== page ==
Title page

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Copyright

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Contents

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pp. vii-ix

List of Abbreviations

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pp. x-xi

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Preface

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p. xiii

The introductory chapter to this book points to the intrinsic interest of the topic and its wider significance. Those are the factors the author hopes will sustain readers. But he has a more personal reason for his engagement with the topic. Starting off his career by examining British policy in the Mala ...

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Chapter One. Introduction

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pp. 1-42

This study focuses on the Geneva conference on Laos of 1961–2, which Britain played a role in bringing about and bringing to a conclusion. The public documents and newspaper reports formed the basis of George Modelski’s book, published soon after the conference was held. Documents ...

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Chapter Two. The Return of the Control Commission

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pp. 43-89

What was British policy? Essentially the British had accepted American policy, but only with deep reservations. In September 1959 the US Embassy in London referred to an ‘essentially undimmed British desire to get back to some kind of modus vivendi in Laos such as Geneva agreements provided ...

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Chapter Three. The Agreement on a Conference

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pp. 90-142

Sending instructions to Caccia for a further talk late in January, the FO promised a further paper on a political solution. That was drafted at the end of the month by SEAD and the Planning Section of the Permanent Under-Secretary’s Department after a preliminary discussion with MacDermot, who ...

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Chapter Four. The Co-Chairmen’s Message

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pp. 143-187

In Kuznetsov’s absence Roberts had carried out his instructions with Georgi Pushkin, the deputy minister responsible for Southeast Asia, who had just returned from India and Ceylon. He made over the draft texts, offering to include dates, but leaving ‘no doubt about our position on verifying the ...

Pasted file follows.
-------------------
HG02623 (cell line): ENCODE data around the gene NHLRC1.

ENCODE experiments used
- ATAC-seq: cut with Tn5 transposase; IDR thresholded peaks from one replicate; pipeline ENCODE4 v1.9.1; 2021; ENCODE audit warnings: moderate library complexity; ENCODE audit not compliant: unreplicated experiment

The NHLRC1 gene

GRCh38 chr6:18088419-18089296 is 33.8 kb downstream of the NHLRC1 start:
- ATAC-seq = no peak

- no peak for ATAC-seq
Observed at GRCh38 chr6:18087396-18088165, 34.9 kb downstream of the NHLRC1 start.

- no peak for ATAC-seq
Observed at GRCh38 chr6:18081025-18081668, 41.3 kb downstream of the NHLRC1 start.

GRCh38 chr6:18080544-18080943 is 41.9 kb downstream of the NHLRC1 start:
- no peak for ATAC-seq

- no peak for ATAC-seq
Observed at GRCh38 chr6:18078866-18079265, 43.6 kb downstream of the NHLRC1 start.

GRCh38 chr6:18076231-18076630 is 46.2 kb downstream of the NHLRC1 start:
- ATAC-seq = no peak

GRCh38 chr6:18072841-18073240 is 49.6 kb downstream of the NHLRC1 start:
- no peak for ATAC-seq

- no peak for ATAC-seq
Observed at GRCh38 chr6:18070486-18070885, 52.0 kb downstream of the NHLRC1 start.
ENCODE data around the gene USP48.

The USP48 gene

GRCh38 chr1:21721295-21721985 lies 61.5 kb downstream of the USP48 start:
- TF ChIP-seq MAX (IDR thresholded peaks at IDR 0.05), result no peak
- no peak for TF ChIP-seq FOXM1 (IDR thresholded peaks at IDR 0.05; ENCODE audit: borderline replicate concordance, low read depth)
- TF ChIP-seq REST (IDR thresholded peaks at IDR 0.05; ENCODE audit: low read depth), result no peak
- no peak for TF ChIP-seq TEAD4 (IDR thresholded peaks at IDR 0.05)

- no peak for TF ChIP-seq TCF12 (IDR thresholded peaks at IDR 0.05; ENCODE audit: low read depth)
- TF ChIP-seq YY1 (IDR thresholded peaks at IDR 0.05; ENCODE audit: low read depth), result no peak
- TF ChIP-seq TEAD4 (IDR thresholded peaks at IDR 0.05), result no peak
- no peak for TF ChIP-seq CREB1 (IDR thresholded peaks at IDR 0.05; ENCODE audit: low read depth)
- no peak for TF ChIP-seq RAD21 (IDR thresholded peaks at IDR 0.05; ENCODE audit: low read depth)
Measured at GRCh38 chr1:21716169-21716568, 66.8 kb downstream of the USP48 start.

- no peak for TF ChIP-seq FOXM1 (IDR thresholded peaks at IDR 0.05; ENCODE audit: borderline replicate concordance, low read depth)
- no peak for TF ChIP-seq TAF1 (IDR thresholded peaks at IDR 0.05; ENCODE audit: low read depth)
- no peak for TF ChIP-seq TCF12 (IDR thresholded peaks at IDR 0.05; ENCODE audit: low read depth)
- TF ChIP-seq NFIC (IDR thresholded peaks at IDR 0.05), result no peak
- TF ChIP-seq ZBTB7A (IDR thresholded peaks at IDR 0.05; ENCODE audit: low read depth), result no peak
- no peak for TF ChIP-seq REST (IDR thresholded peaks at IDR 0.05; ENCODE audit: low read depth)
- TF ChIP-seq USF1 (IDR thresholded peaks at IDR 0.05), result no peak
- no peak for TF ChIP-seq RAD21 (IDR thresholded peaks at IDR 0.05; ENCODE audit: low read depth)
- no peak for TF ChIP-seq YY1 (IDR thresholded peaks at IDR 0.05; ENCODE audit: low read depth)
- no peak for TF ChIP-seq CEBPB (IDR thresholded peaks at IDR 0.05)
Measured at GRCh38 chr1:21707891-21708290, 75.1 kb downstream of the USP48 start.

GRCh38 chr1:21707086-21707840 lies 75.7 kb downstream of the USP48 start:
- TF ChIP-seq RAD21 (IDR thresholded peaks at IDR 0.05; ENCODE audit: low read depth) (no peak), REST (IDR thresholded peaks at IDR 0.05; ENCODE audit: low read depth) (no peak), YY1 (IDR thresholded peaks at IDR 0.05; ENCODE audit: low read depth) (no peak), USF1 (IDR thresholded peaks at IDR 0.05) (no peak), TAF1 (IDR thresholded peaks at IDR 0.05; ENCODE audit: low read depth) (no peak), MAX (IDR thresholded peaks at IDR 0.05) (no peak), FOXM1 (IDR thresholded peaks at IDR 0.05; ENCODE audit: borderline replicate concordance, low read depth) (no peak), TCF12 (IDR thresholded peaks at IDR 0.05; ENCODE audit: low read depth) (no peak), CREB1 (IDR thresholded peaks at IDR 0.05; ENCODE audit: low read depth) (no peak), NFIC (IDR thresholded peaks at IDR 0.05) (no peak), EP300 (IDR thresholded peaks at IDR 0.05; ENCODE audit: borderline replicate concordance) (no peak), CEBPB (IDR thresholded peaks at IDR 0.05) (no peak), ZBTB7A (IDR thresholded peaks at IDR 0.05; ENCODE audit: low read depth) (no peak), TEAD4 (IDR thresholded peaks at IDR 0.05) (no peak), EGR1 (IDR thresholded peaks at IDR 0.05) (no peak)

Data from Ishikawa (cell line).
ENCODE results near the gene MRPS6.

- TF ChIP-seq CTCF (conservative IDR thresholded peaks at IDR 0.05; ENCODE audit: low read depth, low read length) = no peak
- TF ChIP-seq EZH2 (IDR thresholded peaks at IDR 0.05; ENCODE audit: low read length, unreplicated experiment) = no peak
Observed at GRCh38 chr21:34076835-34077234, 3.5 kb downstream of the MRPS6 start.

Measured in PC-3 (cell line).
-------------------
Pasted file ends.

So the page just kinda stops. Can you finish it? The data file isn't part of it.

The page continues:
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Chapter Five. The Opening of the Geneva Conference

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pp. 188-231

The conference had finally opened in Geneva on the evening of 16 May, though neither the RLG, South Vietnam nor Thailand was represented. Sihanouk ‘arrived in time, rather to everyone’s surprise, made a general opening speech and retired’.1 He recalled his proposal for a neutral zone, including Cambodia and Laos, greeted with scepticism, he said, but Suvanna ...

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Chapter Six. The Zurich Agreement

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pp. 232-279

From 19 June the three princes, along with Phumi, met in Zurich, together with Cambodian representatives. Steeves, who went to Zurich on 20 June, brought back ‘gloomy reports’, borne out by the information received by the British delegation. The Cambodians had prepared draft provisions on the ...

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Chapter Seven. The Future Role of the Co-Chairmen

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pp. 280-324

At the first restricted session of the Geneva conference, discussion focused on the kind of documents required for an international guarantee of Laotian neutrality, ‘with general emphasis’, as Modelski puts it, ‘on the need not to dictate to or interfere with the future Laotian National Government’,1 or, it might be ...

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Chapter Eight. The Princes’ Meeting in Geneva

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pp. 325-363

If the practice of the current ICC was seen as an indication of the prospects of the future ICC, it was not encouraging. There had been no agreement on visiting ‘sensitive areas’, nor over the attendance of Commission members at the Ban Namon meetings. The ceasefire was, however, generally being ...

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Chapter Nine. The Involvement of the Thais

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pp. 364-400

Phumi and Boun Oum might be able to hold up further negotiations, SEAD observed, by delay or by arguing that their colleagues or their King did not agree with what was decided in Geneva. They had gone to Bangkok and might be seeking Thai support for that.1 If the King could ...

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Chapter Ten

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pp. 401-448

On 3 May — the anniversary of the Xiang Khuang response to the Co-Chairmen’s appeal — Muong Sing passed from Viang Chan to Xiang Khuang control.1 Early on 6 May news of an attack on Nam Tha reached Washington: an artillery barrage had been followed by an infantry attack ...

Notes

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pp. 449-502

Bibliography

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pp. 503-508

Index

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pp. 509-516